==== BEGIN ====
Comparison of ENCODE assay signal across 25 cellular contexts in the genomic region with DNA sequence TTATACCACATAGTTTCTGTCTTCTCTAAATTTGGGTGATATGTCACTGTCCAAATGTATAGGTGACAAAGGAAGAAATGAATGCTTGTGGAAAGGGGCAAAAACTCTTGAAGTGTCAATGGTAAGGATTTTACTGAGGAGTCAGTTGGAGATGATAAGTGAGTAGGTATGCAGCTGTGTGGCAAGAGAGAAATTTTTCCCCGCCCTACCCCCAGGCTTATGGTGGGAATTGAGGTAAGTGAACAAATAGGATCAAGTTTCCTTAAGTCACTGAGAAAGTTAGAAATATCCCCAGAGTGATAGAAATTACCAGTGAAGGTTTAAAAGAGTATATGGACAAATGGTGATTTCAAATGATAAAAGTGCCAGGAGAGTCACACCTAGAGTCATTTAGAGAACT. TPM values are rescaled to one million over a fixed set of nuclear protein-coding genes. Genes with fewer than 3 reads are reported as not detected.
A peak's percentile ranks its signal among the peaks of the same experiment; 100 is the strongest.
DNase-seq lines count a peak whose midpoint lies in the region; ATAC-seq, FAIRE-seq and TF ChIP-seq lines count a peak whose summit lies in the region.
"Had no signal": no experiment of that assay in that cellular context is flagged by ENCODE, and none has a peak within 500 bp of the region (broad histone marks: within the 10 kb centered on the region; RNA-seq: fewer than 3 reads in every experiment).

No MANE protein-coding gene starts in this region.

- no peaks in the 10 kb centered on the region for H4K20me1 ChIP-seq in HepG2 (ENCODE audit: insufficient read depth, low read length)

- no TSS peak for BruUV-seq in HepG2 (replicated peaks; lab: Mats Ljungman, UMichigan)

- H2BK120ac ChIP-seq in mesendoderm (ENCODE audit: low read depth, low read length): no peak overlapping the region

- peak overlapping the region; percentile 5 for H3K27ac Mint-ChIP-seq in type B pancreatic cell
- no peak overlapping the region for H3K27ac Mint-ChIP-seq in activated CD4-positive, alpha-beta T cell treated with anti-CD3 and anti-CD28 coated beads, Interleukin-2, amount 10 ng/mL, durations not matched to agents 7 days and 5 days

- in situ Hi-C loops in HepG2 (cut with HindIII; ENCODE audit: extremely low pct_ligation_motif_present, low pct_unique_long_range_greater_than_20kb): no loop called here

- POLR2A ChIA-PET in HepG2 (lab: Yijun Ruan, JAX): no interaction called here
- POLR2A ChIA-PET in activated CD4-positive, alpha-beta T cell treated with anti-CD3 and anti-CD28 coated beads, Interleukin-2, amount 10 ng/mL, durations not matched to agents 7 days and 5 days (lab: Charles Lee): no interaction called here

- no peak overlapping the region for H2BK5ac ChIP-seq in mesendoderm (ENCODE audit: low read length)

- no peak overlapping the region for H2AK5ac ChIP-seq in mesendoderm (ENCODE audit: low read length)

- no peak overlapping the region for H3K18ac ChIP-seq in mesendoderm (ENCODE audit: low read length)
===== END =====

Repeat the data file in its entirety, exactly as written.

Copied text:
Comparison of ENCODE assay signal across 25 cellular contexts in the genomic region with DNA sequence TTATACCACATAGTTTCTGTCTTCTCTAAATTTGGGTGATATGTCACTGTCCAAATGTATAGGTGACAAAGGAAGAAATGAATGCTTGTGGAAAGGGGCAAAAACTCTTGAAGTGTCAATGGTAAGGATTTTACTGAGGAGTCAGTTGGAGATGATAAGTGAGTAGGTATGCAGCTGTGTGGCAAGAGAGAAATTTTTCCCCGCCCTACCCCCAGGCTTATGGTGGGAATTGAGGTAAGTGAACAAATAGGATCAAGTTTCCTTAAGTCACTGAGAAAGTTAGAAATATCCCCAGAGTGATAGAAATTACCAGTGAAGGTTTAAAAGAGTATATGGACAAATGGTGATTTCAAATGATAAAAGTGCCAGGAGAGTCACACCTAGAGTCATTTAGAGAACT. TPM values are rescaled to one million over a fixed set of nuclear protein-coding genes. Genes with fewer than 3 reads are reported as not detected.
A peak's percentile ranks its signal among the peaks of the same experiment; 100 is the strongest.
DNase-seq lines count a peak whose midpoint lies in the region; ATAC-seq, FAIRE-seq and TF ChIP-seq lines count a peak whose summit lies in the region.
"Had no signal": no experiment of that assay in that cellular context is flagged by ENCODE, and none has a peak within 500 bp of the region (broad histone marks: within the 10 kb centered on the region; RNA-seq: fewer than 3 reads in every experiment).

No MANE protein-coding gene starts in this region.

- no peaks in the 10 kb centered on the region for H4K20me1 ChIP-seq in HepG2 (ENCODE audit: insufficient read depth, low read length)

- no TSS peak for BruUV-seq in HepG2 (replicated peaks; lab: Mats Ljungman, UMichigan)

- H2BK120ac ChIP-seq in mesendoderm (ENCODE audit: low read depth, low read length): no peak overlapping the region

- peak overlapping the region; percentile 5 for H3K27ac Mint-ChIP-seq in type B pancreatic cell
- no peak overlapping the region for H3K27ac Mint-ChIP-seq in activated CD4-positive, alpha-beta T cell treated with anti-CD3 and anti-CD28 coated beads, Interleukin-2, amount 10 ng/mL, durations not matched to agents 7 days and 5 days

- in situ Hi-C loops in HepG2 (cut with HindIII; ENCODE audit: extremely low pct_ligation_motif_present, low pct_unique_long_range_greater_than_20kb): no loop called here

- POLR2A ChIA-PET in HepG2 (lab: Yijun Ruan, JAX): no interaction called here
- POLR2A ChIA-PET in activated CD4-positive, alpha-beta T cell treated with anti-CD3 and anti-CD28 coated beads, Interleukin-2, amount 10 ng/mL, durations not matched to agents 7 days and 5 days (lab: Charles Lee): no interaction called here

- no peak overlapping the region for H2BK5ac ChIP-seq in mesendoderm (ENCODE audit: low read length)

- no peak overlapping the region for H2AK5ac ChIP-seq in mesendoderm (ENCODE audit: low read length)

- no peak overlapping the region for H3K18ac ChIP-seq in mesendoderm (ENCODE audit: low read length)